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Tens of Thousands Protest Obama Initiatives at Capitol
"You want socialism?" said Susan Clark, a District resident marching with a bullhorn. "Go to Russia!"
The huge turnout indicated the growing frustration with Obama among conservative activists and showed that his nationally televised speech Wednesday did little to move his political opponents on health care.
Although it is unclear whether the demonstrators represent a large segment of voters or even of Republicans, Saturday's march illustrated that activists, some of whom are not enthusiastic about the GOP, have been galvanized.
The White House declined to comment on the demonstration, but Democrats said the rally and other protests in recent months represent a small minority of voters and will not slow Obama's proposals.
"There is a lot of intensity on the far right to defeat the president's agenda, but I am not sure that holding up signs that say we have to bury health reform with Senator Kennedy will go over well with moderates and independent voters," said Doug Thornell, an adviser to Rep. Chris Van Hollen (D-Md.).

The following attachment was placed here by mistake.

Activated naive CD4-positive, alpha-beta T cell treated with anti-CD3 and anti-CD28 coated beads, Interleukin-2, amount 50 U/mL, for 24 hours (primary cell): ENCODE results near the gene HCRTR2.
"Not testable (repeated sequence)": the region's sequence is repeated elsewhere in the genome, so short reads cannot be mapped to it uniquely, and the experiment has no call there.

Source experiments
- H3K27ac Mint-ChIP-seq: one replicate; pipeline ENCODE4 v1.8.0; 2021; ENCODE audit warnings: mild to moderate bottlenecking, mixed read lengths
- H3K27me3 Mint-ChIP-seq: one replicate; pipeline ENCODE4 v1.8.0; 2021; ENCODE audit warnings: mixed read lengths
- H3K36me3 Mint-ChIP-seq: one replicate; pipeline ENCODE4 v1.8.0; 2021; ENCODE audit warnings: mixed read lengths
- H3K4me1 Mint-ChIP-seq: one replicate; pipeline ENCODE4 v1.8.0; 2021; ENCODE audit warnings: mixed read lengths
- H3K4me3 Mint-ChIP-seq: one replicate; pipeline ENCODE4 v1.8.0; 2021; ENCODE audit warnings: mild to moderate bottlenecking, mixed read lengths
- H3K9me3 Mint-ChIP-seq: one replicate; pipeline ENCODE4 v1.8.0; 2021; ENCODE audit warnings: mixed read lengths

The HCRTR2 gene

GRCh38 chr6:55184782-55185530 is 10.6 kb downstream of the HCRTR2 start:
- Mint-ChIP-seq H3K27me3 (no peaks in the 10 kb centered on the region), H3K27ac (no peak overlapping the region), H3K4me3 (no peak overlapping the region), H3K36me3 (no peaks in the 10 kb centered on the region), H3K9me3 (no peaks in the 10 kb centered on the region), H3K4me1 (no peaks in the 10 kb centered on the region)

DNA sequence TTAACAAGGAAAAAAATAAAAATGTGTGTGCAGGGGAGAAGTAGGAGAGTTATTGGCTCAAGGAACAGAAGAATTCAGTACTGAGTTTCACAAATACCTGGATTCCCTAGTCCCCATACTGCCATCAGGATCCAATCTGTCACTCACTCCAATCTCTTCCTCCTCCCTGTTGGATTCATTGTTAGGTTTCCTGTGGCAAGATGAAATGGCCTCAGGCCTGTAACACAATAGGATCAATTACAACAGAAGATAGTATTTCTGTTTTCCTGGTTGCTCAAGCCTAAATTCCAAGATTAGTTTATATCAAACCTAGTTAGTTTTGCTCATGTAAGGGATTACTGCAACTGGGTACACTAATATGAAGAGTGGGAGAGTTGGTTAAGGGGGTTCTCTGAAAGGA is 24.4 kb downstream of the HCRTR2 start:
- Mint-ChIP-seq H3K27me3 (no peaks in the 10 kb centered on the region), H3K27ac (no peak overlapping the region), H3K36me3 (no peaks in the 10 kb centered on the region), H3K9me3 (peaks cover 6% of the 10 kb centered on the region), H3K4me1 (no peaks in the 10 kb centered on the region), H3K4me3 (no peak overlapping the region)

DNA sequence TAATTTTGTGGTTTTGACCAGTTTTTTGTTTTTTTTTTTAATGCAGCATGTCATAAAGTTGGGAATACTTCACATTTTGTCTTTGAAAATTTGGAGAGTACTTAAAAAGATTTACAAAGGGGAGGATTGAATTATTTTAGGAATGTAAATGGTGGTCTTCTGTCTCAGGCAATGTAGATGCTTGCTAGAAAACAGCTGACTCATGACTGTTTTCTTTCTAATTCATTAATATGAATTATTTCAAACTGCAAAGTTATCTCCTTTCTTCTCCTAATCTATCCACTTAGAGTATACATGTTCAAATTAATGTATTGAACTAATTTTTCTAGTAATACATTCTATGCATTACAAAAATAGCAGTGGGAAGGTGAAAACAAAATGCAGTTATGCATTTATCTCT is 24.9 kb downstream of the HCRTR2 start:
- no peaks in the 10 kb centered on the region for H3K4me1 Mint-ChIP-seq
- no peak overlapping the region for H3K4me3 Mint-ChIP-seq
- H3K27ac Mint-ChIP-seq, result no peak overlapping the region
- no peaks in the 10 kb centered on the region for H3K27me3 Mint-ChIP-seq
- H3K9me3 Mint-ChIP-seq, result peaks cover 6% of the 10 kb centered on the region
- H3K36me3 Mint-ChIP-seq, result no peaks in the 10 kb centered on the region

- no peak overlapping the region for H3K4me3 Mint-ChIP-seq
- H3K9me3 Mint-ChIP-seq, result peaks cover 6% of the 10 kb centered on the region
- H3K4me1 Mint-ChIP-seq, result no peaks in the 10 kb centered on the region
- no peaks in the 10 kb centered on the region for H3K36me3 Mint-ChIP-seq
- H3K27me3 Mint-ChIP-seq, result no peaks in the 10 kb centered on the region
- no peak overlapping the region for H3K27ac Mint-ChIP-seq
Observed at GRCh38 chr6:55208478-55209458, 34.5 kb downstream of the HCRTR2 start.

Saturday's demonstrators spanned the spectrum of conservative anger at Obama, including opponents of his tax, spending and health-care plans and protesters who question his U.S. citizenship and compare his administration to the Nazi regime.
Most signs were handmade: "Socialism is UnAmerican," "King George Didn't Listen Either!" "Terrorists Won't Destroy America, Congress Will!" and "The American Dream R.I.P." Many protesters carried the now-familiar poster of Obama made up to look like the Joker, captioned "Socialism."
"Nobody's standing up for us, so we have to stand up for ourselves," said Phil Chancey, 66, who drove to Washington from Clinton, Tenn.
"We're all endangered!" shouted Dave Rue, 67, a retired Mobil Oil employee who traveled to Washington from New Jersey. "We're endangered because they're pushing socialism on us."
Some came to protest what they see as government interference with gun ownership. Shaun Bryant, 40, a leadership trainer, was among eight people who flew in from Salt Lake City. They fashioned a sign with a drawing of an AR-15 assault rifle and the words, "We came unarmed from Montana and Utah . . . this time!"
Debbie Wilson, 51, of Apollo Beach, Fla., flew to Washington a week ago, driving to Colonial Williamsburg with her husband for sightseeing before the rally.
"We want our country to go back to the roots of doing what our Founding Fathers wanted us to do -- less government in every aspect of my life," she said. "We walked the streets of Williamsburg, and it felt like we were learning how to be a patriot."